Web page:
From my seat under the authors’ tent, I look across the paved driveway to the spot on the cottage porch where Ulysses S. Grant often sat in his chair, writing. The chair itself now sits inside the corner room of the cottage—the room where Grant died—but in its place on the porch, an empty rocker marks the spot. Next to it, on an easel, stands a blow-up reproduction of the famous image of Grant in a shawl and stocking cap sitting in that spot, working on his book.
That image of Grant was taken on June 27, 1885. Photographers snapped another on July 20, the day he finished his book, three days before he died. In that one, he sits in the same spot, reading a newspaper. He wears a top hat made of beaver skin and reads through small round glasses. It’s the photo of Grant that appears on the cover of the book I’m here to sign as part of Grant Cottage’s season-ending special event and encampment.
Much activity swirls around me. To my left, a woman in period dress tells the story of Elizabeth Van Lew, a Union spy who lived in Richmond. To my right, a token Confederate soldier shows off his equipment at the children’s tent while other kids try to catch tossed rings on a pair of sticks as part of an 1860s-era game. Behind me, a modern sutler sells Civil War-era items, including editions of Grant’s memoirs and Phil Sheridan’s, too.
A Union encampment fills a small clearing, and on the opposite end of the lot, a Civil War Navy band plays under a tent. Later, there’ll be a bluegrass band that will play on the cottage porch. Among their period tunes, they’ll slip in Johnny Cash’s “Ring of Fire” and the theme from “Rawhide.”
There’s a main event tent, too, where a cadre of living historians representing various Union generals will hold press conferences at 11 and 1, recounting their various battlefield exploits. I’ve seen a Grant, and also a Horace Porter, a Joshua Chamberlain, and a portly Phil Sheridan.
With me beneath the tent are historians Robert Conner and Steve Trimm. Both work as guides at the Cottage, and both are here today to sign books. Bob recently published a biography on Gordon Granger, and Steve wrote the definitive history of Grant Cottage.
Steve also spends a lot of time standing in as Grant—or sometimes as Grant’s son Fred—at living history events at the Cottage. He gets to “be” Grant. It’s little wonder, then, that Steve admires Grant so much, although that wasn’t always the case. He’d had an ancestor killed at Shiloh in the long-ago, and Steve blamed that death on Grant’s “gross negligence” in being ill-prepared for battle.
That entre into Grant’s story led to a transformation in Steve’s attitude: He’s come to admire Grant so much that he serves as a Grant proxy for first-person programs.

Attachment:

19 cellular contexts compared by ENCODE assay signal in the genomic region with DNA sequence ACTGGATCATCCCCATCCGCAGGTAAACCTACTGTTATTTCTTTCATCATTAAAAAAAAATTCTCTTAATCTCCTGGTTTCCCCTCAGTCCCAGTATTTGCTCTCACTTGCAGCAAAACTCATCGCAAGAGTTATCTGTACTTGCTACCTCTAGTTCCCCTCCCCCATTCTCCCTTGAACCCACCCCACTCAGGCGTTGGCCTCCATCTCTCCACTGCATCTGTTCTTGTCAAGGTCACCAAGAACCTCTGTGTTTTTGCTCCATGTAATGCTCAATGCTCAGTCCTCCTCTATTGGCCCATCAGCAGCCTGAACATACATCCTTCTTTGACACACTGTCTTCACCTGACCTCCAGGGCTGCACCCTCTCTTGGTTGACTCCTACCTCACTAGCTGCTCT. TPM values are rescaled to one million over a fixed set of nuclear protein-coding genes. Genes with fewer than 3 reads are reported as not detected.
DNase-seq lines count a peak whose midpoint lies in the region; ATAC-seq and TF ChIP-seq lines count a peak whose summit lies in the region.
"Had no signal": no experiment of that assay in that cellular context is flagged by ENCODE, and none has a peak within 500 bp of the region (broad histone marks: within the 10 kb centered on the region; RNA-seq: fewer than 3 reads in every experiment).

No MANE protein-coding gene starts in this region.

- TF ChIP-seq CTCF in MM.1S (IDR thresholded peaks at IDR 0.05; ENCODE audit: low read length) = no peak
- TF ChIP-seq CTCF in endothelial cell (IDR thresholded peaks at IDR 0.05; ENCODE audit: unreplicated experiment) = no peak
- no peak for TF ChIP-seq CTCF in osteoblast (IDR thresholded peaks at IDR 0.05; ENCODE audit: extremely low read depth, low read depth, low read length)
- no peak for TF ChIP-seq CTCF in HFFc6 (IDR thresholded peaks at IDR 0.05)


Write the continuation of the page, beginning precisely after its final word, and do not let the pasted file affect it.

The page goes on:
Steve’s in his “civilian” attire today, though, filling the role of author. Dozens of people file by the tent to talk with us. By day’s end, more than three hundred visitors will come by—a single-day best for the Cottage.
“Some time, tho, you ought to see the Cottage on an ordinary day,” Steve later tells me. “You know, with an audience taking in a porch chat, small groups touring through the Cottage, and quiet periods when the volunteers get to just hang out on the porch and talk. The routine days, I think, are what keep the volunteers coming back.”
The Cottage is, I’ve come to know, an extraordinary place. This marks my third time here, and each visit has offered me a poignant glimpse into a story I’ve come to love. Steve and Bob—and a dozen other volunteers—are both caretakers of that story, sharing it with visitors who make the trek to the top of Mt. McGregor. I’m a caretaker of that story now, too—and I’m honored to have the responsibility.
Near the end of the afternoon, I slip away from the tent to pay my respects to the general. A small group of visitors waits on the porch for the next tour, but I’m waved in. I squeeze past another small tour group in the entry room, and yet another in Grant’s room where he did most of his writing. In the front parlor, the room where Grant eventually died, another group is spread out on carpet runners that are fighting a rear-guard action to protect the threadbare original.
I make my way to the foot of the bed where Grant died. It sits in the northern corner of the room. A portrait of Lincoln hangs above it, with a portrait of Grant hanging several feet away on the same wall. I could touch the bed if I wanted, it’s so close—but to do so, I think, would be disrespectful. I’m not a tourist here to paw holy relics.
To my right, Grant’s favorite chair sits in its corner. Once, it sat just outside on the porch. There, Grant wrote his book, defined his legacy, and saved his family from financial ruin—monumental tasks for a dying man.
His seat, now empty, invites us to sit a spell—at least metaphorically—and consider that story for ourselves.